July highs and lows…in brief

Low: There is quite a lengthy, complicated story behind this, but over the course of July 2014, I had no health insurance, for the first time in my life. This was disastrous on so many levels.

High: I created an app that shows all the most recent vines of my dog on one page. There’s probably a page on Vine’s site that does exactly the same thing, but this one was built with Backbone, which I kinda know how to use.

The Call: The lingering mess

I figured I would write at some point about what went on behind-the-scenes with Duke and CIGNA last Wednesday. However, after five exhausting days of aggravation and fact-finding, I can’t write a definite narrative of what happened. Writing a detailing accounting would not be helpful to me, and it might actually be harmful to someone who goes through something similar, because I doubt my specific circumstances come up a whole lot.

No one did anything that warrants litigation. Above all else, what would have prevented this situation would have been a robust single-payer healthcare system. I don’t live in a country that wants that. Failing that, I could have used a winning lottery ticket that would’ve enabled me to dump of cash into Duke Health’s coffers.

The system just sucks.

Now, all I have the energy for is putting one foot in front of the other so that I can do a passable job at work, make it through dialysis treatments each week, and complete the steps that both Duke and Carolinas Medical Centers are requiring of me to be activated on their respective transplant lists. For a few very frustrating reasons, I’m not active on any list at the moment. So, right now, there is zero chance of getting a call.

But once you get reactivated at Duke, you should be really close, right? No. It’s not a simple serial list. A kidney came up that was a good match for me, and I was still the third alternate. If anyone can present me with evidence (not an anecdote) that my “average” wait at Duke is no longer 3-4 years but “soon”, or that it will be far shorter than 2 more years at Charlotte, I’d like to know.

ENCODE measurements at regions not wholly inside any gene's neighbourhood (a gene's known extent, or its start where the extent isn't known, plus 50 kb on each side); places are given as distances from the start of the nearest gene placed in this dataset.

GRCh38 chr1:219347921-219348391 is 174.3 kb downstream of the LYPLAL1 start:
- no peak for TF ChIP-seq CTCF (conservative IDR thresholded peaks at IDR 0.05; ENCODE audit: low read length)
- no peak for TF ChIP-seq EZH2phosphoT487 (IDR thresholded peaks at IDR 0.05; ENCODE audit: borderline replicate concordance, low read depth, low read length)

I expect that most readers will not understand how I can be so dismissive of having an optimistic attitude. I remain hopeful, but hope is not the same as optimism.

So that’s it, for now. Back to being aggravated because I’m at dialysis. I could list a dozen things that I’m hating about right now. I won’t. But I don’t know how I can do this two more times this week, and indefinitely after that. Of course, if I ever make it a habit of skipping the dialysis, the transplant centers will knock me off their lists.

CIGNAture Service

Oh, CIGNA. More crap from you. “Welcome to the CIGNA HealthCare Transplant Case Management program. Thank you for taking the time to talk to me about your health care needs. As we discussed in your call…”

We didn’t discuss jack, because I didn’t return your call…

“As your Transplant Case Manager, I will work with you, your doctor, and other health care providers to offer support assistance. I can also help you access information about treatment options, provide resources on your condition/treatment…” Like what? Not getting a transplant? “I’m also planning to mail you educational materials about treatment options that may be available to you…” I’ve got a *&#&$* file cabinet full of “educational materials”. Please don’t kill any trees by sending me anymore kidney disease or dialysis or transplant pamphlets.

He actually needs me to sign a release (“the Case Management Consent form we talked about” that we didn’t talk about). Not signing it.

After a year-and-a-half, I’m still trying to become active on the transplant list at Carolinas Medical Center in Charlotte. Most recently, the delay has been that CIGNA has asked for further tests before they’ll agree to cover a transplant.

CIGNA is getting in the way of me getting a transplant.

“I can…support your individual choices for health care”.

I choose to get a transplant. Now leave me the *&#$ alone.

(I basically bitched about the same thing just a few months ago, when I had BCBS of NC).

To be clear, I am really fortunate to have an awesome health care plan, but that’s due to the generosity of my employer and has nothing to do with the company that administers the plan. I trust CIGNA about as much as I trust car salesmen.